Carrie Twomey, wife of former IRA member Anthony McIntyre, fears for her and her family’s safety at the possibility of the release of interview transcripts of a former IRA member to federal prosecutors in Boston. The transcripts are a part of the Belfast Project, directed by Ed Moloney through Boston College and which McIntyre conducted interviews for.

The Boston Globe reports that Carrie Twomey lives with constant worry. She says, “As a result of Anthony being labeled an informer because of his previous work at Boston College, I live in constant fear of some form of IED being lobbed into the house or of him being shot in the street.”

McIntyre played a role in the Belfast Project at Boston College, which attempts to chronicle The Troubles in Northern Ireland that claimed the lives of more than 3,000 people. As a former IRA member, McIntyre conducted interviews which promised the subjects anonymity until their deaths.


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However, on Tuesday, Boston College was ordered by a federal judge to turn over transcripts relating to interviews with other former IRA member Dolours Price. Federal prosecutors “subpoenaed those items and others on behalf of British authorities investigating the 1972 disappearance and killing of Jean McConville, a mother of 10 in Belfast,” writes The Boston Globe.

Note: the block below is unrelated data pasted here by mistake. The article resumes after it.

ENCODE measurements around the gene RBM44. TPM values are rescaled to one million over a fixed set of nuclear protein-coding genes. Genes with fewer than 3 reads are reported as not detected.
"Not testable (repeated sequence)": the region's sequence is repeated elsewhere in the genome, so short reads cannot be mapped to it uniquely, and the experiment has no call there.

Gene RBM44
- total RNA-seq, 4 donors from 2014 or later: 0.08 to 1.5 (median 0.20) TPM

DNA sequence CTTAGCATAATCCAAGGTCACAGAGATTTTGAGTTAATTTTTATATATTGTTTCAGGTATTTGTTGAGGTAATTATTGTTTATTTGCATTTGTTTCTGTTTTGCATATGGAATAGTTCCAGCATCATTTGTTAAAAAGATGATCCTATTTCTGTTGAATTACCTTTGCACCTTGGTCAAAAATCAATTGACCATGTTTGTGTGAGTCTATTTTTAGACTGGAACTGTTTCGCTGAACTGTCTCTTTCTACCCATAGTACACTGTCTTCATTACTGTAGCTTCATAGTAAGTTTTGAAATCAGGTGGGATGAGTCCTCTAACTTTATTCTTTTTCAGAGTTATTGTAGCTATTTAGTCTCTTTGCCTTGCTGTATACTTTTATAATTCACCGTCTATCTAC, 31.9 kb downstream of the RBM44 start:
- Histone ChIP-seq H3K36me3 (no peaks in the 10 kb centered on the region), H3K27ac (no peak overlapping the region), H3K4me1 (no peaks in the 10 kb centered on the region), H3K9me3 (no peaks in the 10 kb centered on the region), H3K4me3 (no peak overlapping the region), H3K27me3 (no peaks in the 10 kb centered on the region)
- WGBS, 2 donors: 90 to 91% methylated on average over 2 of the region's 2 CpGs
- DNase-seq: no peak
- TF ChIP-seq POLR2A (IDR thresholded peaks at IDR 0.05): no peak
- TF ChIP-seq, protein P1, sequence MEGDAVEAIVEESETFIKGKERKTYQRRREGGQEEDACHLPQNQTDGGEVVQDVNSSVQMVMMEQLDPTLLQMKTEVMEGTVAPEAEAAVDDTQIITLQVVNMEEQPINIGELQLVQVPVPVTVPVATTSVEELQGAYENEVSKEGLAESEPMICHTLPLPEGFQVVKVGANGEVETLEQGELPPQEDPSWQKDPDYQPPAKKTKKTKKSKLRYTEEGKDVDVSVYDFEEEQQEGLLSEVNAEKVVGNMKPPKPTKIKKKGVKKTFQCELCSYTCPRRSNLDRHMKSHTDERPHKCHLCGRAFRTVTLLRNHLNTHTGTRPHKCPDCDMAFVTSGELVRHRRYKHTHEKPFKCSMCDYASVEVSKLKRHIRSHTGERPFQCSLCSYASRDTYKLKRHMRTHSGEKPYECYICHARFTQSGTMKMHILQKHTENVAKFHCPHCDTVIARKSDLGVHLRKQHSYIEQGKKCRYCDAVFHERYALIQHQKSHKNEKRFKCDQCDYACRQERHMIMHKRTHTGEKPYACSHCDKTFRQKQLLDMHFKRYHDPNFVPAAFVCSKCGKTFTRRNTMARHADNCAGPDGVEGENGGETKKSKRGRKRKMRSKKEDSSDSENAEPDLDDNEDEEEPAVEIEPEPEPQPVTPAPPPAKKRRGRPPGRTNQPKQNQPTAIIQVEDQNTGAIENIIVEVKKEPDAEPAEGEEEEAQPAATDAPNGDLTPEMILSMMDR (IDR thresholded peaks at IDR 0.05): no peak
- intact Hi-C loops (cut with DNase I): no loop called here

The release of such materials will “infuriate” other former IRA members, who have already made McIntyre and wife Twomey a target. With McIntyre being labeled as an “informer,” Twomey recounts how excrement was smeared on their car and a neighbor’s front door.

In an affadavit, Twomey wrote: “I have no doubt but that this was intended for us."

Her affidavit was included in a motion filed by McIntyre and Moloney yesterday in which they requested “a stay to the court order on the Price documents, pending their appeal of a separate order barring them from acting as intervening parties in the case.”

When contacted for comment yesterday, a spokeswoman for the U.S. attorney’s office had no comment citing that she had not seen the filings yet.

The Boston Globe writes, “Prosecutors have argued that a treaty between the United States and the United Kingdom requires the countries to share information that would help solve open criminal investigations.”

“My husband has been publicly labeled as an informer, the most dangerous pejorative in the Irish republican vocabulary," Twomey wrote. “The stress levels on my family have soared, and I fear that our persecutors will not get the wrong house next time."

A judge has now ordered a temporary hold on handing over the documents until the allegations made by Twomey are investigated.

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